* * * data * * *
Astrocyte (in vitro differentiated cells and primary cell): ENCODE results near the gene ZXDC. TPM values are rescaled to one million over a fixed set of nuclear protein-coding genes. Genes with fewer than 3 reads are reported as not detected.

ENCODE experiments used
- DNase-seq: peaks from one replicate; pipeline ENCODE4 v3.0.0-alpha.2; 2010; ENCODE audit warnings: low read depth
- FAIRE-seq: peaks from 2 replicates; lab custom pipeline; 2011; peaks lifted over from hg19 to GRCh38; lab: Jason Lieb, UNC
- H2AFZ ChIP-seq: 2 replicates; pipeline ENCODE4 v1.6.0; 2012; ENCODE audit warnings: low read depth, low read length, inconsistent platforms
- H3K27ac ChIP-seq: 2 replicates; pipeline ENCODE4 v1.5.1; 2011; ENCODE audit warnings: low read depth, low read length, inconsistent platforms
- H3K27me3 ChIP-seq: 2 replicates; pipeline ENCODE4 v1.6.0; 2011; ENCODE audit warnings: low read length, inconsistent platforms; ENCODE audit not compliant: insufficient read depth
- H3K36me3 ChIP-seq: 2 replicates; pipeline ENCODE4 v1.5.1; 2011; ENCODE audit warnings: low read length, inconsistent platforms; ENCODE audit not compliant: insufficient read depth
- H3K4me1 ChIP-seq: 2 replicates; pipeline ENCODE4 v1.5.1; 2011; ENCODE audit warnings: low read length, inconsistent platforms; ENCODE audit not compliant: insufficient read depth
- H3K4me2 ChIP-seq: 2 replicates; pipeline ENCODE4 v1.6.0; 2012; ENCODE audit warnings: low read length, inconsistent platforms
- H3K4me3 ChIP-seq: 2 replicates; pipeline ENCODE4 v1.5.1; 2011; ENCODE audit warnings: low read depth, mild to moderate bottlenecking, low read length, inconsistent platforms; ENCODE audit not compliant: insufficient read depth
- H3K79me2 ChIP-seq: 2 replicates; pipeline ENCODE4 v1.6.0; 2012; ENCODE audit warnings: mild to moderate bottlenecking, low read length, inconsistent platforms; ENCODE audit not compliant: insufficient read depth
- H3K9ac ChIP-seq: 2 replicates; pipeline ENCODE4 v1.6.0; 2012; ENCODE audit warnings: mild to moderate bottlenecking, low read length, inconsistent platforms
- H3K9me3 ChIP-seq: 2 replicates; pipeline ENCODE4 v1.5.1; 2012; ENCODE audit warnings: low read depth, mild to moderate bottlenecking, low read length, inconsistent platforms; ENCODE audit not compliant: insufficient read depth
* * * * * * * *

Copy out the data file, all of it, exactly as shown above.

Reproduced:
Astrocyte (in vitro differentiated cells and primary cell): ENCODE results near the gene ZXDC. TPM values are rescaled to one million over a fixed set of nuclear protein-coding genes. Genes with fewer than 3 reads are reported as not detected.

ENCODE experiments used
- DNase-seq: peaks from one replicate; pipeline ENCODE4 v3.0.0-alpha.2; 2010; ENCODE audit warnings: low read depth
- FAIRE-seq: peaks from 2 replicates; lab custom pipeline; 2011; peaks lifted over from hg19 to GRCh38; lab: Jason Lieb, UNC
- H2AFZ ChIP-seq: 2 replicates; pipeline ENCODE4 v1.6.0; 2012; ENCODE audit warnings: low read depth, low read length, inconsistent platforms
- H3K27ac ChIP-seq: 2 replicates; pipeline ENCODE4 v1.5.1; 2011; ENCODE audit warnings: low read depth, low read length, inconsistent platforms
- H3K27me3 ChIP-seq: 2 replicates; pipeline ENCODE4 v1.6.0; 2011; ENCODE audit warnings: low read length, inconsistent platforms; ENCODE audit not compliant: insufficient read depth
- H3K36me3 ChIP-seq: 2 replicates; pipeline ENCODE4 v1.5.1; 2011; ENCODE audit warnings: low read length, inconsistent platforms; ENCODE audit not compliant: insufficient read depth
- H3K4me1 ChIP-seq: 2 replicates; pipeline ENCODE4 v1.5.1; 2011; ENCODE audit warnings: low read length, inconsistent platforms; ENCODE audit not compliant: insufficient read depth
- H3K4me2 ChIP-seq: 2 replicates; pipeline ENCODE4 v1.6.0; 2012; ENCODE audit warnings: low read length, inconsistent platforms
- H3K4me3 ChIP-seq: 2 replicates; pipeline ENCODE4 v1.5.1; 2011; ENCODE audit warnings: low read depth, mild to moderate bottlenecking, low read length, inconsistent platforms; ENCODE audit not compliant: insufficient read depth
- H3K79me2 ChIP-seq: 2 replicates; pipeline ENCODE4 v1.6.0; 2012; ENCODE audit warnings: mild to moderate bottlenecking, low read length, inconsistent platforms; ENCODE audit not compliant: insufficient read depth
- H3K9ac ChIP-seq: 2 replicates; pipeline ENCODE4 v1.6.0; 2012; ENCODE audit warnings: mild to moderate bottlenecking, low read length, inconsistent platforms
- H3K9me3 ChIP-seq: 2 replicates; pipeline ENCODE4 v1.5.1; 2012; ENCODE audit warnings: low read depth, mild to moderate bottlenecking, low read length, inconsistent platforms; ENCODE audit not compliant: insufficient read depth